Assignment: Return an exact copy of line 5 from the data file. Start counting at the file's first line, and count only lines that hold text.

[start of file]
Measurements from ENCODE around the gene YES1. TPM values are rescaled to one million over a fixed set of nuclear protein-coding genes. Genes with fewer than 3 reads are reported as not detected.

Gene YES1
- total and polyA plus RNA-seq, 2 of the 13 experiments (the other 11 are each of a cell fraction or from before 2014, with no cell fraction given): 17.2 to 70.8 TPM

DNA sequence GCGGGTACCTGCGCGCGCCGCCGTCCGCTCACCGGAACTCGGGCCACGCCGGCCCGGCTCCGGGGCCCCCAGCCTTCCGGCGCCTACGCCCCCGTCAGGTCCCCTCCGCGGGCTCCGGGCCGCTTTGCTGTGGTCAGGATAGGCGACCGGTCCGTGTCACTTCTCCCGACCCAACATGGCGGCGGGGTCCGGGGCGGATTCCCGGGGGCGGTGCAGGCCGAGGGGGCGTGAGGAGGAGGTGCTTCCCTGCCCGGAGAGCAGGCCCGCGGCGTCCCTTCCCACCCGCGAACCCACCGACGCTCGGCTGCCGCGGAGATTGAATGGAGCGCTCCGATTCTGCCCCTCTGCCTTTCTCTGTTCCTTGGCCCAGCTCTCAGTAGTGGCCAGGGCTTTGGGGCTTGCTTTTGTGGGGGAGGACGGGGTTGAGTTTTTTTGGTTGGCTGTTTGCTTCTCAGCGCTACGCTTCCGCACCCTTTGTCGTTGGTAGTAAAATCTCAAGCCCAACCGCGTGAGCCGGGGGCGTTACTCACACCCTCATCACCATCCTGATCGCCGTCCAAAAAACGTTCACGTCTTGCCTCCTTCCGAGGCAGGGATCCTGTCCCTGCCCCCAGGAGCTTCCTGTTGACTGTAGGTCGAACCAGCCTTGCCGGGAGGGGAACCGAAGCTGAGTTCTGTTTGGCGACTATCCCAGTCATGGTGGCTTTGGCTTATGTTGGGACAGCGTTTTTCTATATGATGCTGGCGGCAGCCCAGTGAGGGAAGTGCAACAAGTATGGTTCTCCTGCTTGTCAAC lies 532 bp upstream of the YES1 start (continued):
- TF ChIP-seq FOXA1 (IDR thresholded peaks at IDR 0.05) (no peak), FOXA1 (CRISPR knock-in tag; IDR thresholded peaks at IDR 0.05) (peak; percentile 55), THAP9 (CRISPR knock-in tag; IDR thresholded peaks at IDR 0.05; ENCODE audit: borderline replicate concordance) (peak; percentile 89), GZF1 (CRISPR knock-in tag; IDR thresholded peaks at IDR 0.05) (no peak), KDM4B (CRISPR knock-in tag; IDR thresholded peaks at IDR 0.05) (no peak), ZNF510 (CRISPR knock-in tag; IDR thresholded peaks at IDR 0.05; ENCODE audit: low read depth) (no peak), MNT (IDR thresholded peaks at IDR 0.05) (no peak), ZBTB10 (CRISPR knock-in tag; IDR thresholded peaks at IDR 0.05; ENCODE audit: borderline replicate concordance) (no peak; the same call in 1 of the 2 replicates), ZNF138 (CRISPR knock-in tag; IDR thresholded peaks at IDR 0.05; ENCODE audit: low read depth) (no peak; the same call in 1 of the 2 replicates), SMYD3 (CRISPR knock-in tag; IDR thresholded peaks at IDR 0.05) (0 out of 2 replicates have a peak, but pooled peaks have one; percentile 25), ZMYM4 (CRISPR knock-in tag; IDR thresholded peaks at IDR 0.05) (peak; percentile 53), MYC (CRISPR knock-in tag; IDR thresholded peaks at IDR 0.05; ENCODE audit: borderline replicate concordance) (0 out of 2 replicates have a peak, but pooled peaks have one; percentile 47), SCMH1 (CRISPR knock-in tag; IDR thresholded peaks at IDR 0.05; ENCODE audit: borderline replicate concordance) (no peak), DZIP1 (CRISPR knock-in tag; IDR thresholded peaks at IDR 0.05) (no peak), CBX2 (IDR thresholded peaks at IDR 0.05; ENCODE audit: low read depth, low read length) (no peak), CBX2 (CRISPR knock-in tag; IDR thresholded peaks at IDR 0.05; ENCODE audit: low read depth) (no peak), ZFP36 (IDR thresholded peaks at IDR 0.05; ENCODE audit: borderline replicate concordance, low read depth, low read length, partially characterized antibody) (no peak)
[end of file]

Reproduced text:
- TF ChIP-seq FOXA1 (IDR thresholded peaks at IDR 0.05) (no peak), FOXA1 (CRISPR knock-in tag; IDR thresholded peaks at IDR 0.05) (peak; percentile 55), THAP9 (CRISPR knock-in tag; IDR thresholded peaks at IDR 0.05; ENCODE audit: borderline replicate concordance) (peak; percentile 89), GZF1 (CRISPR knock-in tag; IDR thresholded peaks at IDR 0.05) (no peak), KDM4B (CRISPR knock-in tag; IDR thresholded peaks at IDR 0.05) (no peak), ZNF510 (CRISPR knock-in tag; IDR thresholded peaks at IDR 0.05; ENCODE audit: low read depth) (no peak), MNT (IDR thresholded peaks at IDR 0.05) (no peak), ZBTB10 (CRISPR knock-in tag; IDR thresholded peaks at IDR 0.05; ENCODE audit: borderline replicate concordance) (no peak; the same call in 1 of the 2 replicates), ZNF138 (CRISPR knock-in tag; IDR thresholded peaks at IDR 0.05; ENCODE audit: low read depth) (no peak; the same call in 1 of the 2 replicates), SMYD3 (CRISPR knock-in tag; IDR thresholded peaks at IDR 0.05) (0 out of 2 replicates have a peak, but pooled peaks have one; percentile 25), ZMYM4 (CRISPR knock-in tag; IDR thresholded peaks at IDR 0.05) (peak; percentile 53), MYC (CRISPR knock-in tag; IDR thresholded peaks at IDR 0.05; ENCODE audit: borderline replicate concordance) (0 out of 2 replicates have a peak, but pooled peaks have one; percentile 47), SCMH1 (CRISPR knock-in tag; IDR thresholded peaks at IDR 0.05; ENCODE audit: borderline replicate concordance) (no peak), DZIP1 (CRISPR knock-in tag; IDR thresholded peaks at IDR 0.05) (no peak), CBX2 (IDR thresholded peaks at IDR 0.05; ENCODE audit: low read depth, low read length) (no peak), CBX2 (CRISPR knock-in tag; IDR thresholded peaks at IDR 0.05; ENCODE audit: low read depth) (no peak), ZFP36 (IDR thresholded peaks at IDR 0.05; ENCODE audit: borderline replicate concordance, low read depth, low read length, partially characterized antibody) (no peak)